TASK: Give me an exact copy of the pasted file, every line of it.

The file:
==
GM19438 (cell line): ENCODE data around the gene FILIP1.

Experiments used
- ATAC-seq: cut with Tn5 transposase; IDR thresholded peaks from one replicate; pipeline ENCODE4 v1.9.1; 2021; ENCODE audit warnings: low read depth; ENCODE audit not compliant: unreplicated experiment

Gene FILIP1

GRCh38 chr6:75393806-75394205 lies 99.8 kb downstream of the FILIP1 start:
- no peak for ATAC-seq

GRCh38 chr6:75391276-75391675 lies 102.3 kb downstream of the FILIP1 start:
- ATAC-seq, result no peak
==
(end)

GM19438 (cell line): ENCODE data around the gene FILIP1.

Experiments used
- ATAC-seq: cut with Tn5 transposase; IDR thresholded peaks from one replicate; pipeline ENCODE4 v1.9.1; 2021; ENCODE audit warnings: low read depth; ENCODE audit not compliant: unreplicated experiment

Gene FILIP1

GRCh38 chr6:75393806-75394205 lies 99.8 kb downstream of the FILIP1 start:
- no peak for ATAC-seq

GRCh38 chr6:75391276-75391675 lies 102.3 kb downstream of the FILIP1 start:
- ATAC-seq, result no peak